North Carolina State University researchers have reportedly developed a material that can be used to create structures that are capable of transforming into multiple architectures. Inspired by metamorphosis, the researchers envision applications ranging from construction to robotics.
Co-author of Metamorphosis of three-dimensional kirigami-inspired reconfigurable and reprogrammable architected matter paper and an associate professor of mechanical and aerospace engineering at NC State, Jie Yin informs, “With metamorphosis in nature, animals change their fundamental shape. We’ve created a class of materials that can be used to create structures that change their fundamental architecture.”
Based on kirigami concept
The fundamental concept of Yin’s work draws inspiration from kirigami – a variation of origami that involves cutting and folding paper. Kirigami uses 2D materials; however, Yin applied this concept of kirigami to 3D materials.
Published in the journal Materials Today Physics, he notifies that the metamorphosis system begins with a single unit of 3D kirigami. Thereon, each unit can form different shapes in itself. That said, these units are modular, which means that they can be connected to form increasingly complex structures as well. Since these single units can form multiple shapes and can connect to another unit in different ways, the overall system therefore has the ability to form a wide variety of architectures.
Earlier, Yin demonstrated a similar concept where 3D kirigami units are stacked on each other. These units could be used to amass a structure. However, once assembled, the structure could not be disassembled.
The metamorphosis system allows actual joining of these units. Once connected, these units cannot be disconnected. However, the larger structures they create are capable of transforming into multiple architectures.
The difference in the two methods
According to Yin, there are two big differences between the first kirigami system and the metamorphosis system. In the first kirigami system, the single units could be assembled into architectures and then later could also be disassembled. This acted as an advantage. However, once the units were assembled, the architecture was unable to transform as the sides of the unit were not rigid enough and fixed at a 90 degree angle; while the assembled structure could bend and move without fundamentally changing its geometry.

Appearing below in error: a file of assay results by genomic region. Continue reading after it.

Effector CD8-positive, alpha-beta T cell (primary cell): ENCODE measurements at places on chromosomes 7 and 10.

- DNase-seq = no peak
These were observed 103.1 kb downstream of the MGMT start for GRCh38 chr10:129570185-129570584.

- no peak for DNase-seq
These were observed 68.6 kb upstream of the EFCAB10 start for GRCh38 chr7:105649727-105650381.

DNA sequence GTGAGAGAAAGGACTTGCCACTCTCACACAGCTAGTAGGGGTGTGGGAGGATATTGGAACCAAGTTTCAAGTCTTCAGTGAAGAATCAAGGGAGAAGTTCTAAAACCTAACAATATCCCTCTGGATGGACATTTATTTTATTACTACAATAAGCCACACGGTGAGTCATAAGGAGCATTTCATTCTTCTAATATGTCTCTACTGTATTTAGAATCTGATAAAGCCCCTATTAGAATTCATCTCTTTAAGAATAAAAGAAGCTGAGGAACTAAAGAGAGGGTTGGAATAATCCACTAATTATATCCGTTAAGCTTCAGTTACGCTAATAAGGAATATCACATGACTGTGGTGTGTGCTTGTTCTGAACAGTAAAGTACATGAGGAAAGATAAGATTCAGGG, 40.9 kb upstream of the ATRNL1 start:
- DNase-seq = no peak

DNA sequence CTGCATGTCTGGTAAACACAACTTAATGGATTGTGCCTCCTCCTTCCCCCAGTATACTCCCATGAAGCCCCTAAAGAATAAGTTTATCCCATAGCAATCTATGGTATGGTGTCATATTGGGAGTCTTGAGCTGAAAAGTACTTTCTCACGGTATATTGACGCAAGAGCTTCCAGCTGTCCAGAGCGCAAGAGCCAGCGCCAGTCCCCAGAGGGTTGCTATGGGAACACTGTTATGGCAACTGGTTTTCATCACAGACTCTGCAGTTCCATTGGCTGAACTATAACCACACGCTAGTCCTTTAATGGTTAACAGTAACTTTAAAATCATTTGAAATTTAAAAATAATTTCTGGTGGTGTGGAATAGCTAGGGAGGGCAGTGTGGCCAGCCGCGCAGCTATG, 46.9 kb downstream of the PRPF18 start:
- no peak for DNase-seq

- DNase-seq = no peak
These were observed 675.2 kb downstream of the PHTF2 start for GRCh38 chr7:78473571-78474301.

On the contrary, in the metamorphosis kirigami system, the structure cannot be disassembled just like in the first kirigami system as the sides of the unit are rigid and fixed at 90-degree angles. Also, the assembled structure does not bend or flex very much. However, unlike the first kirigami system, in the metamorphosis kirigami system, finished structure is capable of transforming into different architectures.
Tried and tested
The researchers have demonstrated that the metamorphosis system is capable of creating many different structures that are capable of bearing significant weight while maintaining their structural integrity. Yin believes that structural integrity is vital as construction is one potential application for the metamorphosis system.
Seeing its true potential, Yin adds, “If you scale this approach up, it could be the basis for a new generation of construction materials that can be used to create rapidly deployable structures. Think of the medical units that have had to be expanded on short notice during the pandemic, or the need for emergency housing shelters in the wake of a disaster.” He further stated that metamorphosis system could be also used to create a variety of robotic devices that can transform to respond to external stimuli or to perform different functions.